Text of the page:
This course attempts to define health and health care in the context of human rights theory and practice. Does a “right to health” include a “right to health care"? We delineate health care financing in the United States and compare these systems with those of other nations. We explore specific issues of health and medical practice as they interface in areas of global conflict: torture, landmines, and poverty. Readings and discussions explore social determinants of health: housing, educational institutions, employment, and the fraying of social safety nets. We study vulnerable populations: foster children, refugees, and the mentally ill. Lastly, does a right to health include a right to pharmaceuticals? What does the big business of drug research and marketing mean for our own country and the world?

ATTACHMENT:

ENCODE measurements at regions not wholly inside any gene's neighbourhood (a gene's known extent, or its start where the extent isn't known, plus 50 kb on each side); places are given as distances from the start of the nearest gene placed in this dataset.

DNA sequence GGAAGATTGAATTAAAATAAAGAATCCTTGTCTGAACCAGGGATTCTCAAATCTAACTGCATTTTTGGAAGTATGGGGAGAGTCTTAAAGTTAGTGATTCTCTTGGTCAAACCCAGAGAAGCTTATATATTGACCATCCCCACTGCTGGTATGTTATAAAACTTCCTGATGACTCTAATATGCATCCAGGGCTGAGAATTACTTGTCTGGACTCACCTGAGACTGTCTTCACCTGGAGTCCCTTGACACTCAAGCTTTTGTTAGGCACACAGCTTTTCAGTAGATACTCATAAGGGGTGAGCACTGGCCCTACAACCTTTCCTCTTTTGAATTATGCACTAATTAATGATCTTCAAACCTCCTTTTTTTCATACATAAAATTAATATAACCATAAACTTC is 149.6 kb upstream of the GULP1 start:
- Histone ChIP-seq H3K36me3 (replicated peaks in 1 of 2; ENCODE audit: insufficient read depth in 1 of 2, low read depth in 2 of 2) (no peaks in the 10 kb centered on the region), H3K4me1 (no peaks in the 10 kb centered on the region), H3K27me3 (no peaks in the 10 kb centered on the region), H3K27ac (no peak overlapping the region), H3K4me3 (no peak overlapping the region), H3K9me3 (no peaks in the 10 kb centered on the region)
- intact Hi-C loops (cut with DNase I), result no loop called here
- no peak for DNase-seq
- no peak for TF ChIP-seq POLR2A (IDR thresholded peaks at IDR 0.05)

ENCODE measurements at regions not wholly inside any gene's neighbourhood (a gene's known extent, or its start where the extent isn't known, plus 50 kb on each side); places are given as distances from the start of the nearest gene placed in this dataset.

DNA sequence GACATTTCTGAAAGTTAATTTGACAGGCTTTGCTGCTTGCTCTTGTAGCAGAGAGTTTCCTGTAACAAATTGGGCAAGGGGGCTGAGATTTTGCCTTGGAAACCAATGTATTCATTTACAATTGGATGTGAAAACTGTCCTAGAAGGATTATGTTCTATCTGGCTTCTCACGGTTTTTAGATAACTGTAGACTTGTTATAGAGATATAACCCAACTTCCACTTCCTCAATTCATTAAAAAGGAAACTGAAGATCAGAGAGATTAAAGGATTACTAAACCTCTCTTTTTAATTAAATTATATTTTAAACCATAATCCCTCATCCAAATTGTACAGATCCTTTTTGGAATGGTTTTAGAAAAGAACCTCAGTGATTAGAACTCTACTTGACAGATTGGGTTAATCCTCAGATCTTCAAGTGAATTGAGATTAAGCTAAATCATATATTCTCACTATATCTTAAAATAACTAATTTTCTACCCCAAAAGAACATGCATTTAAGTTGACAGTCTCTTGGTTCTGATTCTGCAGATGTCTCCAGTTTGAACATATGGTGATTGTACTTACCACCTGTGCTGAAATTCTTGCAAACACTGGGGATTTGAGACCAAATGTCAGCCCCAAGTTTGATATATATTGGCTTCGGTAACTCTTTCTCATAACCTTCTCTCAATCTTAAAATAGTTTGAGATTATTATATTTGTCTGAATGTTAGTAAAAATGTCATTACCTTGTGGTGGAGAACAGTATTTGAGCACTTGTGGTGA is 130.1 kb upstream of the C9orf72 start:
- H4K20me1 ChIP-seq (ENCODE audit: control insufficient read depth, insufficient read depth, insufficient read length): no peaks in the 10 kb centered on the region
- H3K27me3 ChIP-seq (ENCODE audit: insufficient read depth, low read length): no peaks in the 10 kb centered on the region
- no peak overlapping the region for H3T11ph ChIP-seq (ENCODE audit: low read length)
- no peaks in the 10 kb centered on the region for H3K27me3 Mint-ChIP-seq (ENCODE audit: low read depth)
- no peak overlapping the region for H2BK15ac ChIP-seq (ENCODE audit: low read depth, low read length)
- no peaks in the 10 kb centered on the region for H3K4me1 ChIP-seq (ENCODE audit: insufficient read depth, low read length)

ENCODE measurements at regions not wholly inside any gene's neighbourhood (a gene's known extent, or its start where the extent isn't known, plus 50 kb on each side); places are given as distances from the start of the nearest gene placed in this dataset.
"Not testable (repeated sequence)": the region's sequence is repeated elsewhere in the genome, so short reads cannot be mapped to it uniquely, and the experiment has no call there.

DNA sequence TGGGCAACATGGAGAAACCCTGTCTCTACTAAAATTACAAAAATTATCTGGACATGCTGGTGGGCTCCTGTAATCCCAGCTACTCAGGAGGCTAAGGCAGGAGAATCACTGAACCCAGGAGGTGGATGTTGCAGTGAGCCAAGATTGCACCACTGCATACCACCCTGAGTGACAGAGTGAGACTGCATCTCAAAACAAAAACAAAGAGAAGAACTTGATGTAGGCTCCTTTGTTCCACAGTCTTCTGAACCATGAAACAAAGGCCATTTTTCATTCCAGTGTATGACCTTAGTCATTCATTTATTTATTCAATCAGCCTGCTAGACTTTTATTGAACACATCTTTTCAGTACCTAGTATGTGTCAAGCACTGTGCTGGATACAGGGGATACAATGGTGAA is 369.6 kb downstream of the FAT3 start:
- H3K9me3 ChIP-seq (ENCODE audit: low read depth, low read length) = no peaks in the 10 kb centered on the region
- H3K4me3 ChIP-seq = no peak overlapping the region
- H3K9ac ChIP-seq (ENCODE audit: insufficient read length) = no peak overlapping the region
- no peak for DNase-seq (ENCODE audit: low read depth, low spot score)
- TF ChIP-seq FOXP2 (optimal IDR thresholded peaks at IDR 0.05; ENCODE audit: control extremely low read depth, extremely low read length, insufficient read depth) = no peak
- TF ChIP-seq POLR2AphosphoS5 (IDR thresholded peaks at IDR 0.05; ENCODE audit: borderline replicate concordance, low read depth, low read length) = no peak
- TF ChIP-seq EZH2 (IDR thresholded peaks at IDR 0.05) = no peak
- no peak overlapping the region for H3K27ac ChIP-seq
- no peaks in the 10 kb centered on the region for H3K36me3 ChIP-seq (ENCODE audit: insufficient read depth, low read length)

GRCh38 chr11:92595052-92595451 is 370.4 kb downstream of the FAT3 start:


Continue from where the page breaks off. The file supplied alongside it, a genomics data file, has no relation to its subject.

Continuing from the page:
In a time of great human mobility and weakening state frontiers, epidemic disease is able to travel fast and far, mutate in response to treatment, and defy the institutions invented to keep it under control: quarantine, the cordon sanitaire, immunization, and the management of populations. Public health services in many countries find themselves at a loss in dealing with these outbreaks of disease, a deficiency to which NGOs emerge as a response (an imperfect one to be sure). Through a series of readings in anthropology, sociology, ethics, medicine, and political science, we will attempt to reach an understanding of this crisis of both epidemiological technique and state legitimacy, and to sketch out options.